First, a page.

That being said I was still a bit stunned from my lecture when I started chatting with some other moms. That is until he arrived. Mr. Helpful Part Deux. Seriously people, have mercy. Serenity now. Mr. Helpful Part Deux was there with a child well too young to need to have his bike present. It’s an elementary school, Part Deux, but there he was with his little three-year-old riding like Lance Armstrong on the best enhancements. My unsuspecting mom friend said to him (while nodding to the little brute on the bike), “No training wheels?” Which was his invitation to let fly all over me once again. “He’s never had training wheels. Never. Never had them,” he went on with increasing volume and a style akin to Frank Costanza. “He’s been on a bike since he was 18 months old. Bike came with training wheels and I threw them in the trash. No one needs training wheels. Ever! They make a child weak. Dependent on something that they’ll have to lose one day. If they start out without them they’ll get stronger, find their center of gravity and be riding within a day. No need for training wheels for anyone. People think they need them. That they’re doing them a favor. They’re not. It’s just another hurdle that’s totally unnecessary.” He repeated the word unnecessary in case we were all stunned deaf by his shouting. For some reason he was directing all of his comments at me. I didn’t address the man in the first place. I’d learned my lesson from Mr. Helpful Part One to just mind my business and keep my mouth shut. But somehow he’d decided he needed to teach me a lesson about how I’d single-handedly ruined every solitary chance my daughters ever had to win the Hunger Games. Because of the training wheels I'd put on their bikes in the early days I’d ruined them and now they’ll never know how to make it alone in the world just like their mother.

Alrighty then. Here's the thing. I'm reasonably sure my kids are going to make it in the world in spite of my obvious foible to put training wheels on their bikes when they were only 24" tall. My goal in life is not to find all of the ways I can remove things they depend on (such as God and their parents). And as we know from Mr. Helpful Number One, we won't be around forever so I'm playing with fire right there. But the truth is I love my kids as much as Part Deux loves his. We just have a different approach at parenting. A vastly different approach. And variety makes life extra spicy in such situations. But his opinion should have no bearing on the value of mine. I mean, if I think it's fine to put the training wheels on then it's fine. It's fine for me and my nippers. I don't have to question my actions and shame myself because someone else feels strongly (really, really strongly) that their approach trumps mine. We all have to figure this parenting gig out in our own way and have the decency to keep our unsolicited suggestions to ourselves.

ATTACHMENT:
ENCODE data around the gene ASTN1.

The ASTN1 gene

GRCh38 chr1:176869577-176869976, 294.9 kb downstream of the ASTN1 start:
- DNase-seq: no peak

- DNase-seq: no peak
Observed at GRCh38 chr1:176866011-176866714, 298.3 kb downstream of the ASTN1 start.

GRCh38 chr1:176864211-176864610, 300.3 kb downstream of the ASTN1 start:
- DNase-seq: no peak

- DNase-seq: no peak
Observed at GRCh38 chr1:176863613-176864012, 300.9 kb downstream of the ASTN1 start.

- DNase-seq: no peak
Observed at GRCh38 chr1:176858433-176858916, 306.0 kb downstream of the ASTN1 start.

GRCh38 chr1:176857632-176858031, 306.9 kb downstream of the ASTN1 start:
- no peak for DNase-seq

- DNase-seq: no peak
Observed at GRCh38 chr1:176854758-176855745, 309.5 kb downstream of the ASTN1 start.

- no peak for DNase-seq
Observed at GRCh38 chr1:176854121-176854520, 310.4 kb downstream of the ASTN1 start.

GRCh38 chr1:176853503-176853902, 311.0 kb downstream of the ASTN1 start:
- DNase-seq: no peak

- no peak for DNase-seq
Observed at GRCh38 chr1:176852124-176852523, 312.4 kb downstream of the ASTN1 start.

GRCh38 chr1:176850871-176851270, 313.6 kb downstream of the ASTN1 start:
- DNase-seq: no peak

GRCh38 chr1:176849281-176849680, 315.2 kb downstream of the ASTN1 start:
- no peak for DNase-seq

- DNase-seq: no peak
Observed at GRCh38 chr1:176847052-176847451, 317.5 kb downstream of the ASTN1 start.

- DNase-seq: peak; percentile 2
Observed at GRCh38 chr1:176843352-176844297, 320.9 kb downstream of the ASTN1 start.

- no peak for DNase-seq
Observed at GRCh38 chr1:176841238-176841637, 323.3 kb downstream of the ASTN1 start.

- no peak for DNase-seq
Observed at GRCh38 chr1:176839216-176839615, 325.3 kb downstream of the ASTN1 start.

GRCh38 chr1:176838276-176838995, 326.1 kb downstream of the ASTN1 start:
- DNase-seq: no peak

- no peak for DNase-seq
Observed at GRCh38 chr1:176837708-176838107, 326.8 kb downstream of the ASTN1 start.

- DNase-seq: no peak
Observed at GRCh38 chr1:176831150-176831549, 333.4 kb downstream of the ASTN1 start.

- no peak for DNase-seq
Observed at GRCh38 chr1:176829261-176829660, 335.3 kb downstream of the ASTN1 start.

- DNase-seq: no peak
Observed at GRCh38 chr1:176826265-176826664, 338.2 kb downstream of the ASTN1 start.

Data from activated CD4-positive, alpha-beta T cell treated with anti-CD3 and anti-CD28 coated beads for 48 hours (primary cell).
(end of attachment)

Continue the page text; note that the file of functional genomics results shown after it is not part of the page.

It’s on nights like this that I’m just glad I know who I am and I really like myself. Enter Stuart Smalley. Where was he tonight? Would have been so happy to see him. A girl's gotta trust the wisdom given to her and pray for grace to cover the rest.

My Father is pleased with me. Couldn’t love me more. I am His beloved and am in His favor. May I remember not to cast any judgment about anyone based on what I think I know about them. Because of course I know nothing. Except tools. I know a lot about tools and how to use them. You'd be surprised by me, Mr. Helpful, really surprised. People aren't always what they seem. And this concludes my lesson for the day.

All that being said, it is a stiff drink kind of night.

*And the update from the Bike Rodeo today is that I brought the correct wrench to school, used it properly, cheered my girl on in her ride, and spotted Mr. Helpful Part Deux wearing a shirt that read:

Army of One

Guessing it was a gift.